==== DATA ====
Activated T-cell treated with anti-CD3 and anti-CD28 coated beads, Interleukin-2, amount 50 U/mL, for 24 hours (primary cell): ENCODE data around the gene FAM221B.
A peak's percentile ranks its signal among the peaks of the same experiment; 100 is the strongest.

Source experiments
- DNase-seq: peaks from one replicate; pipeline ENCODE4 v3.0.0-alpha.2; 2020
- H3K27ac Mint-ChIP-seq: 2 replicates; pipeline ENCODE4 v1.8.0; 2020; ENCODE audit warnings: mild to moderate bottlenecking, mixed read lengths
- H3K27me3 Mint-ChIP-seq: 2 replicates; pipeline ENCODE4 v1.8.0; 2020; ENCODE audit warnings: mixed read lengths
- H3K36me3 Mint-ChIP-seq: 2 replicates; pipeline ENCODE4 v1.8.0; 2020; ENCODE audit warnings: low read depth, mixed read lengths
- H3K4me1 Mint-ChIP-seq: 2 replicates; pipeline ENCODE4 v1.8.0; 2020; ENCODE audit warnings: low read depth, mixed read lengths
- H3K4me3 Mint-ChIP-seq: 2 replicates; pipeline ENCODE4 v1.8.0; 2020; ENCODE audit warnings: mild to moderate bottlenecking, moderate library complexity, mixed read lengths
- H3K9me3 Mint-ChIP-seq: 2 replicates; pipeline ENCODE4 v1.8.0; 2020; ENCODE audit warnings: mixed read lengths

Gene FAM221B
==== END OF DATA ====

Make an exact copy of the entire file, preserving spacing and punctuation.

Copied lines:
Activated T-cell treated with anti-CD3 and anti-CD28 coated beads, Interleukin-2, amount 50 U/mL, for 24 hours (primary cell): ENCODE data around the gene FAM221B.
A peak's percentile ranks its signal among the peaks of the same experiment; 100 is the strongest.

Source experiments
- DNase-seq: peaks from one replicate; pipeline ENCODE4 v3.0.0-alpha.2; 2020
- H3K27ac Mint-ChIP-seq: 2 replicates; pipeline ENCODE4 v1.8.0; 2020; ENCODE audit warnings: mild to moderate bottlenecking, mixed read lengths
- H3K27me3 Mint-ChIP-seq: 2 replicates; pipeline ENCODE4 v1.8.0; 2020; ENCODE audit warnings: mixed read lengths
- H3K36me3 Mint-ChIP-seq: 2 replicates; pipeline ENCODE4 v1.8.0; 2020; ENCODE audit warnings: low read depth, mixed read lengths
- H3K4me1 Mint-ChIP-seq: 2 replicates; pipeline ENCODE4 v1.8.0; 2020; ENCODE audit warnings: low read depth, mixed read lengths
- H3K4me3 Mint-ChIP-seq: 2 replicates; pipeline ENCODE4 v1.8.0; 2020; ENCODE audit warnings: mild to moderate bottlenecking, moderate library complexity, mixed read lengths
- H3K9me3 Mint-ChIP-seq: 2 replicates; pipeline ENCODE4 v1.8.0; 2020; ENCODE audit warnings: mixed read lengths

Gene FAM221B